But our visit to Chambly was from the perspective of another era, the 19th century commercial period that linked our region's waterways through the construction of canals. From the viewing platform of the Lois McClure, our replica 19th century canal boat, we found ourselves entering a flight of three stone locks which marks the northern entrance of the historic Chambly Canal. Remarkably, although most American and Canadian canals experienced frequent enlargements and modernizations, the stone lock chambers and hand operated hardware are still the original technology used when the canal opened for traffic in 1843. When the Canadians built the canal they had hoped to recapture the Lake Champlain business lost when the Champlain Canal connecting the lake and Hudson River opened in 1823. The new Chambly Canal did not restore Canada as Lake Champlain's principal trading partner; however, it provided a whole new northern dimension to the marketplaces available to Lake Champlain boatman and led to massive amounts of Canadian products, particularly lumber and farm products finding its way into American markets.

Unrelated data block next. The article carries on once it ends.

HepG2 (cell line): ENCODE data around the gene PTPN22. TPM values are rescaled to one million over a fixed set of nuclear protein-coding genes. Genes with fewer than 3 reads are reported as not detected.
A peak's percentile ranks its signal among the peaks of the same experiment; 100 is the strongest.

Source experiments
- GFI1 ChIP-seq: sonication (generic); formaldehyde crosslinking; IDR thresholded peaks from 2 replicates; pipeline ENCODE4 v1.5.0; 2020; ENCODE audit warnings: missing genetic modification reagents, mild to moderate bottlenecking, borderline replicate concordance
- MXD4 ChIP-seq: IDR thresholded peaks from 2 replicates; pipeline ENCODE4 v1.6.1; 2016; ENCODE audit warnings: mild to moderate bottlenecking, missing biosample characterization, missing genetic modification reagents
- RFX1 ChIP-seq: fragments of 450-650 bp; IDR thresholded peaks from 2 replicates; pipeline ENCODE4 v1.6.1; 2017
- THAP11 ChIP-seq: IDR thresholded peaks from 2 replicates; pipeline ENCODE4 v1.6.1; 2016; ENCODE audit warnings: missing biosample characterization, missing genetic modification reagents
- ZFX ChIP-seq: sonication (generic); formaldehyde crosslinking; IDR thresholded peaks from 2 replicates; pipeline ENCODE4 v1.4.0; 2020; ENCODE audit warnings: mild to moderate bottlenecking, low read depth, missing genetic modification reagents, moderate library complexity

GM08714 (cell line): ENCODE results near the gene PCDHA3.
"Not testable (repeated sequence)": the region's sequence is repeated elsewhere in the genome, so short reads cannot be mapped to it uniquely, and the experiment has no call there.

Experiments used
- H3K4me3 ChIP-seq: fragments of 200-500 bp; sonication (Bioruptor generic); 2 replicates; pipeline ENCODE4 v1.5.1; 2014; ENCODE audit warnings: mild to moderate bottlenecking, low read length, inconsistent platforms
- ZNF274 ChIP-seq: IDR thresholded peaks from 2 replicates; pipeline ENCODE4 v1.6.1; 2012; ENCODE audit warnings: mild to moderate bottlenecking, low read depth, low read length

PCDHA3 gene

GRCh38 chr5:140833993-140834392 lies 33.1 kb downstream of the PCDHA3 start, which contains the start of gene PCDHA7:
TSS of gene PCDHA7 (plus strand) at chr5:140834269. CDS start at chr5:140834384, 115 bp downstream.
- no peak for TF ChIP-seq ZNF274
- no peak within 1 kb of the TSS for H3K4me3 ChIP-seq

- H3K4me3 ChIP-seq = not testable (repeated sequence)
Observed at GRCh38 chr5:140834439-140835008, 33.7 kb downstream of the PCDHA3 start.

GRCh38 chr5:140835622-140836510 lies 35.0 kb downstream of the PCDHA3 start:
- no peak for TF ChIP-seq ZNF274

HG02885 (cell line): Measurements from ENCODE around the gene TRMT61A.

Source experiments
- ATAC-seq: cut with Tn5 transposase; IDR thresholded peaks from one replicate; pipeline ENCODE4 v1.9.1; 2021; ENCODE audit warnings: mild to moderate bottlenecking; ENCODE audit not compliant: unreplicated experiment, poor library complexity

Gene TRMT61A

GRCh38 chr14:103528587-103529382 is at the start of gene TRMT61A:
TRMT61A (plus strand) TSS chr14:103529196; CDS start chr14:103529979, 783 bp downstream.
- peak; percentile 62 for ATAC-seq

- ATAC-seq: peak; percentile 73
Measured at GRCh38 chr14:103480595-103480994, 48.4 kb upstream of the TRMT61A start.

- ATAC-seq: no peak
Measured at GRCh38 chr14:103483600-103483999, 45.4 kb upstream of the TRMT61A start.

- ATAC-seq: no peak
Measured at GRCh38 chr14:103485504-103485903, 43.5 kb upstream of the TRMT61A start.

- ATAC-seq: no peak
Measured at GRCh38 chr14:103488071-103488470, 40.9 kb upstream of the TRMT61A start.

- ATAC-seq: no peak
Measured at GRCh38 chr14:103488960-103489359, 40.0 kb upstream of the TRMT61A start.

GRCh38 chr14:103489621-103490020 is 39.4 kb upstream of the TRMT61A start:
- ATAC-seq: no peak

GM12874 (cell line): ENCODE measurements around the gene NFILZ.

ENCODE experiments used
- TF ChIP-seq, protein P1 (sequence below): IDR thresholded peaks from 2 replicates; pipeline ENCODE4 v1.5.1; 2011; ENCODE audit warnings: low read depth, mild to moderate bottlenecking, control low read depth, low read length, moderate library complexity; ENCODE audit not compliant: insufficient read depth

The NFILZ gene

Tug Churchill tows Lois through the Chambly Canal 

Tugboat C.L. Churchill tows Lois McClure through the Chambly Canal.  Photo by Kerry Batdorf.